I never thought I would see the day that kale would hit the mainstream, but it did. I was back in the US last Christmas and went to a grocery store to pick up some items for Christmas dinner. What did I see in the organic aisle? You guessed it. Kale chips. Right there in the grocery store….mind you, not Whole Foods, but a regular grocery store. Since I don’t live in the US anymore, maybe this is terribly common, but I was so surprised to see it…pleasantly surprised.
I bought the kale chips and started to snack on them immediately. Unfortunately, I was less than enthusiastic about the flavor. It’s a real food and it’s hard to keep real food fresh and delicious. This particular kale was also not de-stemmed. While it’s not completely necessary to de-stem kale, it’s certainly much easier to eat. The stems are really fibrous and chewy. Making kale at home allows you to de-stem your kale, and provides that real ‘chip’ experience when you bite into it. And fresh, of course, is always tastiest. Read the rest of this entry
We have begun a new habit recently in our kitchen – sprouting. I saw some sprouting jars at the organic grocery store and I decided to take the plunge and grabbed a few. I have sprouted before using cheese cloth and a glass jar. Sprouting using that method, of course, is an easy way to do it, but I figured I would be sprouting regularly so I wanted to find jars that were made especially for sprouting and have special lids to make it easy.
I’ve started to sprout alfalfa and lentils and then add the sprouts to our salads. I have sprouted mung beans before and they sprouted, but they did not get as long or look as beautiful as the mung bean sprouts I bought in the grocery store. So, when it comes to mung bean sprouts, I tend to leave it to the professionals. Read the rest of this entry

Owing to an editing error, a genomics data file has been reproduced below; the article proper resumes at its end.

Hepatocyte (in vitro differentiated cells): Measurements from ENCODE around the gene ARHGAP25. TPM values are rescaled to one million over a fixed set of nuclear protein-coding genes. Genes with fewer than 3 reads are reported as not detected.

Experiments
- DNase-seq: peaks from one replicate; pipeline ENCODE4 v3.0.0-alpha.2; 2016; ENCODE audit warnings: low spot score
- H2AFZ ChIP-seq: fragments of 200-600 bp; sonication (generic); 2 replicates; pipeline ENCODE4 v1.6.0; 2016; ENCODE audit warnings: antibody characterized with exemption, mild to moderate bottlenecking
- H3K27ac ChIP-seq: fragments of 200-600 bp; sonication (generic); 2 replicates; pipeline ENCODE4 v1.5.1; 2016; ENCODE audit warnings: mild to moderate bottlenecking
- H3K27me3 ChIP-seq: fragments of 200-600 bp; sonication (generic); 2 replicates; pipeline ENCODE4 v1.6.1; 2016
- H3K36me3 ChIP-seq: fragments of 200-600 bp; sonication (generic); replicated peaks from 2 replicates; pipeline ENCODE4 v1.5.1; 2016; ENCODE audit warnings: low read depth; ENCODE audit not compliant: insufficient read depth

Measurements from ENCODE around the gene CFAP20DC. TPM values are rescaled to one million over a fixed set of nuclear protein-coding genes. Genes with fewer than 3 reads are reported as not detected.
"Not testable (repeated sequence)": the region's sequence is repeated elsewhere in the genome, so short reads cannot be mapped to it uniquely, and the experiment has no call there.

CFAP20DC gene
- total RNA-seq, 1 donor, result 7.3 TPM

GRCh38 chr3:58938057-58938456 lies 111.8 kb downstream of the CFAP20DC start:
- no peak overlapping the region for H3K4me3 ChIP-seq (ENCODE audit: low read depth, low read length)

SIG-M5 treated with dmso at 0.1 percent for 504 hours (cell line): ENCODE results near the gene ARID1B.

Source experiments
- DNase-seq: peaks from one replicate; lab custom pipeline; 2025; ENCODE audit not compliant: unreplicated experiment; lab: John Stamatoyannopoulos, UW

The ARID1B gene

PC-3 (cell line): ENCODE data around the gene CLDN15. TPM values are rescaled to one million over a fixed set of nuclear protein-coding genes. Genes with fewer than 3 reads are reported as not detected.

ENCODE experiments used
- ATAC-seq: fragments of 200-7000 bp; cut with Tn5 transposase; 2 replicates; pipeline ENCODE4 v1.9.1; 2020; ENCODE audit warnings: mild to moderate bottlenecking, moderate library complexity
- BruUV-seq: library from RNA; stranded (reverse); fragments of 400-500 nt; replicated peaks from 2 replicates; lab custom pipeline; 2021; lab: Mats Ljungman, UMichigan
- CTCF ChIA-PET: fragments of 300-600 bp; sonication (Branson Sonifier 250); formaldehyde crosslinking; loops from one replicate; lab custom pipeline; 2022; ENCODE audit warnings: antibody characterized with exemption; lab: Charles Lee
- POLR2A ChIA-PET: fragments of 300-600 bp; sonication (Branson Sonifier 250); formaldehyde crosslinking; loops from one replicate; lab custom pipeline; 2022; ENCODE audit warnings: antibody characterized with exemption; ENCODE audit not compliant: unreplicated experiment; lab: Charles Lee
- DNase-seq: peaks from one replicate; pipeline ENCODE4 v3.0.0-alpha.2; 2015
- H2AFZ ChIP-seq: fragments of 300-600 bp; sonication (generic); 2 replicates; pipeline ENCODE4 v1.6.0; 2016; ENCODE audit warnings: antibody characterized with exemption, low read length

I have wanted to bake bread for a long time now, but just hadn’t committed to it. I was turned off by the many steps and the length of the process. And, truth be told, I’m lazy when it comes to bread. It’s not that I don’t like to make complicated dishes. I do! But, I unwittingly held bread to a lower standard. I felt it was sort of a carrier for other foods. It’s the stuff that held sandwiches together. It kept my butter and jam in one place. The stale pieces would become great french toast.
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Summer is the best time for salsa. It’s the peak season for tomatoes and they will be at their tastiest. The great thing about fresh salsa is not just the taste, but that you are not putting extra chemicals like aspartame into your body under the guise of “natural flavors.” “Natural flavors” could also mean MSG as manufacturers are working harder than ever to hide from increasingly savvy consumers what is truly in their products.
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Chickpeas…garbanzo beans…ceci bean…chana…begal gram…whatever you wish to call them. They are the main ingredient that make up the delicious side dish called “Hummus.” The word is Arabic for chickpeas. Hummus is a dip that has its origins in the Middle East with recipes dating back to the 13th century. But its popularity has broadened its reach and you can now find hummus just about anywhere. Read the rest of this entry